Josh Marshall has an epic post on the Village mythology of Haley Barbour.
Let’s state it flat out. You have to be deeply, securely, and no doubt permanently encased in the DC cocoon ever to have thought that Haley Barbour was a serious presidential candidate. Really, people. Any number of things would have to change to make Barbour a remotely credible presidential candidate — starting with erasing the image of Boss Hogg from the cultural memory of every American over the age of 30. And that would probably be one of the easier tasks on the list.[…..]
With everyone in Washington knowing him, why shouldn’t he run for president? Everybody likes him. He’s had a successful career. He’s the governor of a state. So why not? What could go wrong?[….]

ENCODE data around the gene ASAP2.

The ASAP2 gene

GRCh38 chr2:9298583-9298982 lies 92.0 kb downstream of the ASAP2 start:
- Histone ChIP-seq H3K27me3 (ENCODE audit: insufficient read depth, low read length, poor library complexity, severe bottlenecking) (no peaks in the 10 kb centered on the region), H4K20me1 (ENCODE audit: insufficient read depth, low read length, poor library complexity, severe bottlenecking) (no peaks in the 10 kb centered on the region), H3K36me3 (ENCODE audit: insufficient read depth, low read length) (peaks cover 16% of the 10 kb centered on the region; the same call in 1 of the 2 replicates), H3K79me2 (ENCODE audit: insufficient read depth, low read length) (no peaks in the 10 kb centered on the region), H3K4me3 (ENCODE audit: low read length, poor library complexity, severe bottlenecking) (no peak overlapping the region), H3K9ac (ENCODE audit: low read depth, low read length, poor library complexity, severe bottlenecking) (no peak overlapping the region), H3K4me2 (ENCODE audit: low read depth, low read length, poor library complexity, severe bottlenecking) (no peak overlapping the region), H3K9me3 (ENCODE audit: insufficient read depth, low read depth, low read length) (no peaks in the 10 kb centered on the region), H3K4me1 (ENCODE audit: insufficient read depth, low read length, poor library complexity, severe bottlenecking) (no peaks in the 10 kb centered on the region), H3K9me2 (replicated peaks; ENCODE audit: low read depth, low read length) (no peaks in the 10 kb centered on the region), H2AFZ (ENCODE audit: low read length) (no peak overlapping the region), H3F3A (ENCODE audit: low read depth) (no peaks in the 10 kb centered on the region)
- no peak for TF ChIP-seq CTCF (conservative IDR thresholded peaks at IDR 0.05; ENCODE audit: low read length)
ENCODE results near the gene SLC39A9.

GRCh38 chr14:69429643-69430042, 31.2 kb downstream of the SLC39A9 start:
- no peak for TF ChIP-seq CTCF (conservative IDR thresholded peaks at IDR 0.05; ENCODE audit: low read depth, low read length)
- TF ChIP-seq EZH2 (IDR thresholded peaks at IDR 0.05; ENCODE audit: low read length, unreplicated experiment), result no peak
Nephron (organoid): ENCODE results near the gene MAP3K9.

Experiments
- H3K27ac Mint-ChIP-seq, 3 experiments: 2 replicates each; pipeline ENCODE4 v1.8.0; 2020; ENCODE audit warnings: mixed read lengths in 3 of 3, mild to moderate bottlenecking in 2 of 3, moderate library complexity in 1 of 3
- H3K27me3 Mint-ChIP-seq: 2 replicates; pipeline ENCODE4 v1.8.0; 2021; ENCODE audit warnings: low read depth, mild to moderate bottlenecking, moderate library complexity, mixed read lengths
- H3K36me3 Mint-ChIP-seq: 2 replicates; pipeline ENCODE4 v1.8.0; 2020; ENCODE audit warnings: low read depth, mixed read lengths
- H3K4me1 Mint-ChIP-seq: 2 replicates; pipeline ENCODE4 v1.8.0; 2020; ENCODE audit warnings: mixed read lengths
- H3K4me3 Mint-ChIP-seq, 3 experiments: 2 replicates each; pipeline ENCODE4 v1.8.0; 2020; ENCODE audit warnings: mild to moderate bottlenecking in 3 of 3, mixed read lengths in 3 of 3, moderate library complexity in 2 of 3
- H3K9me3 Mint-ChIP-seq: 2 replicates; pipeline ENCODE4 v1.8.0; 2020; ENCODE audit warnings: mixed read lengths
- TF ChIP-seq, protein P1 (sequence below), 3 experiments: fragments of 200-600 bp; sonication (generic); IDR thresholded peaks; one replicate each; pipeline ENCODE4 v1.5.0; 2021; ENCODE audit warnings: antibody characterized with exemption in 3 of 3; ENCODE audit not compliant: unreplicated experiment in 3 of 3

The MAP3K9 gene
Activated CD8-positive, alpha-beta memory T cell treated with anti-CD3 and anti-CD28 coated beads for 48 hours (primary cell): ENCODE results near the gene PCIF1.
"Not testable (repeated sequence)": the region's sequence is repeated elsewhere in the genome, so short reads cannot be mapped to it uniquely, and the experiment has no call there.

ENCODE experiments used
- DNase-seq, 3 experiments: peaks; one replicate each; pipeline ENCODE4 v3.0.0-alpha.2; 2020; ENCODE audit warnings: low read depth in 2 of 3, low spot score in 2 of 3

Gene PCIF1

In his bearing, mannerisms, appearance, accent and style of politics Barbour embodies a lot people’s caricature of the unreconstructed, good-ole-boy South. And the confederate flag signed by Confederate President Jefferson Davis near his desk doesn’t help either. As Newsweek put it in a profile a year ago, “The cofounder of one of the nation’s largest lobbying firms may or may not be the Good Ole Boy Republican Fat Cat his liberal critics make him out to be, but he certainly looks the part.”
I like booze as much as the next person, but the idea that Haley Barbour would somehow become president by serving journalists Maker’s Mark is one of the strangest Village myths I have ever heard.